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Knowledge and Power: How the Friends of the Syrian People Group is Orientalising Syria

March 14, 2012

Political analyst Sharmine Narwine published a series of articles on the Lebanese newspaper Al Akhbar which shook the foundations of the prevailing narrative about the events unfolding in Syria. In one of these pieces she questions the uncritical assumption that the list of casualties presented as the victims of the repression of Assad regime are entirely civilians. When she looked into the identity of those included in the list of casualties, it turned out that some of the people are members of the Syrian army whereas some other belong to the constellation of militias which compose the Syrian armed opposition. Apart from warning us from identifying the casualties identified with civilian victims, she also questions the accuracy of such lists whose collection is extremely difficult when violent fighting are taking place. In another article she shows the inaccurate  use satellite images used by CNN as evidence of the violence of the regime. When she compared the images with Google maps it turned out that the snapshot actually refer to a neighborhood which is known to be pro-regime: hardly therefore an evidence of one-sided violence. When she tried to have these articles published in an American newspaper her offer was indirectly declined: they did not fit into the narrative proposed by the Friend of Syria coalition. A narrative which according to Narwine postulates a clear cut difference between victims – any member of the opposition – and perpetuators – any person affiliated to the regime.

The concept of orientalist discourse as elaborated by Edward Said in his ground-breaking book “Orientalism” can shed light on the theoretical underpinnings of the mainstream narrative about Syria and the selective choice of information. In particular some concepts can explain how and why the narrative of Good Opposition vs. Evil Regime takes place.

How. The discourse articulated by classic orientalism hinges upon a binary opposition between the West and the rest, in this case the Orient. Such clear-cut contraposition is reproduced by the Friends of the Syrian People on a local level: the division between the Opposition and the Regime. The tendency here is to create two monolithic structures which impose to everybody involved to take a stand: either with or against the opposition. As this discourse essentializes and homogenizes what are in reality fluid and heterogeneous realities the concept of the Syrian opposition become totalitarian: no space for civilians which could be against and in favor of the opposition at the same time.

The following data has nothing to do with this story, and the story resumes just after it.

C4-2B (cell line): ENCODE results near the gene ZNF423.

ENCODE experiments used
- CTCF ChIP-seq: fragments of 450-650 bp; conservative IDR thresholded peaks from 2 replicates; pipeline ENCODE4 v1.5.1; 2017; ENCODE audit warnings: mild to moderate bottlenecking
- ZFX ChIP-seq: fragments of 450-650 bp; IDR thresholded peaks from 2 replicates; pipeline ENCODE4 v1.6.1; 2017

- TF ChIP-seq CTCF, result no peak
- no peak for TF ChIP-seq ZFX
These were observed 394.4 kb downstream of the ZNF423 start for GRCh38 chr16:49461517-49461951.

Another orientalist technique which is adopted in the discourse about Syria today is the tendency to use preexisting categories to present the main actors involved and to derive the actions that each actor will take from the category itself. In the case of Syria this works roughly like this: the Syrian opposition is the collection of individuals who fight for freedom and dignity against an oppressive regime; it follows that they cannot be involved in killing civilians; it is only the regime, which by definition is against its own population, which is expected to kill civilians. Expectations are quick to turn into facts: in other words the categories of Opposition and Regime are not formulated according to the actions observed on the ground but it is the facts which are shaped to fit in the preexisting categories. What facilitates such attitude is the fact that very few journalists are on the ground to ascertain the facts whereas most of the information are collected by second-hand informers. However, given the prevailing discourse, only those witness who confirm the prevailing narratives are given airtime by Western media.

Why. Knowledge and power explains why this discourse takes place. As Said illustrated, the politics of British Empire in the Middle East as articulated by Lord Balfour was premised on the fact that England knows Egypt better than anything else. The knowledge is tantamount to have authority over the country; and to have authority implies the denial of its autonomy. When applied to Syria and before it to Libya this line of thoughts goes like this: the West knows the country; the country is what the West knows of it; the West knows that the regime is repressive and violent and will not let go anytime soon; furthermore the regime is a residual of the authoritarian past which strides against modern democratic forces; given the democratic nature of the West its intervention is necessary to allow the country to escape its past – authoritarian – and reach its present – democratic. The knowledge of the country is therefore functional to make the intervention of the West necessary.

The tendency of the Friends of Syrian People coalition to orientalize Syria does not by itself deny the reality that civilians are killed by the regime. However,  presenting the reality as Opposition vs. Regime and polarizing the actors involved can have two serious risks:

i)                    it can disenfranchise those part of the civil populations which do not support the Assad regime but dread the toppling of the regime if this happens through foreign intervention, be that backed by the Turkish or by Saudi Arabia and Qatar.

ii)                  it establishes a priori that the only possible solutions are the fall or the persistence of the Assad regime. More nuanced and practical solutions such a negotiated transition proposed by the International Crisis Group (which comprises the establishment of a process of transitional justice and national reconciliation that reassures Syrian constituencies alarmed by the dual prospect of tumultuous change and violent score-settling) which could save the lives of civilians are excluded.

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